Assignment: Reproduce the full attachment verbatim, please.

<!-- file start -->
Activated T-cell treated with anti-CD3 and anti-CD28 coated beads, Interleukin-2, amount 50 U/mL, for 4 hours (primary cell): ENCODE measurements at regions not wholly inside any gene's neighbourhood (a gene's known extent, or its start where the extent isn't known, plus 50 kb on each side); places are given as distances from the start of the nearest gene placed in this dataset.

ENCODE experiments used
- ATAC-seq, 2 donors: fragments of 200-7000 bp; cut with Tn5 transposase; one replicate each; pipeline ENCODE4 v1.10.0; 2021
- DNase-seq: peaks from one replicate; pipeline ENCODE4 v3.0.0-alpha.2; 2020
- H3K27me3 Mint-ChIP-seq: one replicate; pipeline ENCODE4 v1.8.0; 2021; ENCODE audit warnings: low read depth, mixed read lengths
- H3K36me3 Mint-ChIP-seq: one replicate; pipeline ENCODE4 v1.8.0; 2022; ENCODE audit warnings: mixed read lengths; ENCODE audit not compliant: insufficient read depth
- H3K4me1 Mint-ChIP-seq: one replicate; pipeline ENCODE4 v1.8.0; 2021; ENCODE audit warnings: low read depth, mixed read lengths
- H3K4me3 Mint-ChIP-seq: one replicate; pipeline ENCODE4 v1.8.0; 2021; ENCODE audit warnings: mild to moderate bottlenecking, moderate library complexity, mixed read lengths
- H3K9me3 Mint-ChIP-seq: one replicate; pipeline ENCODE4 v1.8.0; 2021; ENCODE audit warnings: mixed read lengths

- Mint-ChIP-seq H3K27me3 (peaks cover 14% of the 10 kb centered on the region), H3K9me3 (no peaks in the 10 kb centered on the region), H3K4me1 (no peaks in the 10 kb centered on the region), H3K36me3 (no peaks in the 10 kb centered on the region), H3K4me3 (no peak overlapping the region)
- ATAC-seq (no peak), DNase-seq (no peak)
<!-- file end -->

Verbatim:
Activated T-cell treated with anti-CD3 and anti-CD28 coated beads, Interleukin-2, amount 50 U/mL, for 4 hours (primary cell): ENCODE measurements at regions not wholly inside any gene's neighbourhood (a gene's known extent, or its start where the extent isn't known, plus 50 kb on each side); places are given as distances from the start of the nearest gene placed in this dataset.

ENCODE experiments used
- ATAC-seq, 2 donors: fragments of 200-7000 bp; cut with Tn5 transposase; one replicate each; pipeline ENCODE4 v1.10.0; 2021
- DNase-seq: peaks from one replicate; pipeline ENCODE4 v3.0.0-alpha.2; 2020
- H3K27me3 Mint-ChIP-seq: one replicate; pipeline ENCODE4 v1.8.0; 2021; ENCODE audit warnings: low read depth, mixed read lengths
- H3K36me3 Mint-ChIP-seq: one replicate; pipeline ENCODE4 v1.8.0; 2022; ENCODE audit warnings: mixed read lengths; ENCODE audit not compliant: insufficient read depth
- H3K4me1 Mint-ChIP-seq: one replicate; pipeline ENCODE4 v1.8.0; 2021; ENCODE audit warnings: low read depth, mixed read lengths
- H3K4me3 Mint-ChIP-seq: one replicate; pipeline ENCODE4 v1.8.0; 2021; ENCODE audit warnings: mild to moderate bottlenecking, moderate library complexity, mixed read lengths
- H3K9me3 Mint-ChIP-seq: one replicate; pipeline ENCODE4 v1.8.0; 2021; ENCODE audit warnings: mixed read lengths

- Mint-ChIP-seq H3K27me3 (peaks cover 14% of the 10 kb centered on the region), H3K9me3 (no peaks in the 10 kb centered on the region), H3K4me1 (no peaks in the 10 kb centered on the region), H3K36me3 (no peaks in the 10 kb centered on the region), H3K4me3 (no peak overlapping the region)
- ATAC-seq (no peak), DNase-seq (no peak)